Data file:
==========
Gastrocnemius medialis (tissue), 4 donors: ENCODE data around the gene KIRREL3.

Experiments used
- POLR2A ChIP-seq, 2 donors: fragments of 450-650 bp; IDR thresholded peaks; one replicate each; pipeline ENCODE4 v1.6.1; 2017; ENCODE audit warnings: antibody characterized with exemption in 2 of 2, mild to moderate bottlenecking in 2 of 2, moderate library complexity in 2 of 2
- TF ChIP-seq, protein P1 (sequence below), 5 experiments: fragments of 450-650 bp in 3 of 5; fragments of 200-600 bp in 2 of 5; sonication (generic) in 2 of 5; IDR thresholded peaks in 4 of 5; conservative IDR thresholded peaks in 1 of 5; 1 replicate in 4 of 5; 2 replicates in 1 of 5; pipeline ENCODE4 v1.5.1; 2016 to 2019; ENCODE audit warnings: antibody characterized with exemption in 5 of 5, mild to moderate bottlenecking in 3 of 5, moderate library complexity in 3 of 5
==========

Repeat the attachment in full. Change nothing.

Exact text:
Gastrocnemius medialis (tissue), 4 donors: ENCODE data around the gene KIRREL3.

Experiments used
- POLR2A ChIP-seq, 2 donors: fragments of 450-650 bp; IDR thresholded peaks; one replicate each; pipeline ENCODE4 v1.6.1; 2017; ENCODE audit warnings: antibody characterized with exemption in 2 of 2, mild to moderate bottlenecking in 2 of 2, moderate library complexity in 2 of 2
- TF ChIP-seq, protein P1 (sequence below), 5 experiments: fragments of 450-650 bp in 3 of 5; fragments of 200-600 bp in 2 of 5; sonication (generic) in 2 of 5; IDR thresholded peaks in 4 of 5; conservative IDR thresholded peaks in 1 of 5; 1 replicate in 4 of 5; 2 replicates in 1 of 5; pipeline ENCODE4 v1.5.1; 2016 to 2019; ENCODE audit warnings: antibody characterized with exemption in 5 of 5, mild to moderate bottlenecking in 3 of 5, moderate library complexity in 3 of 5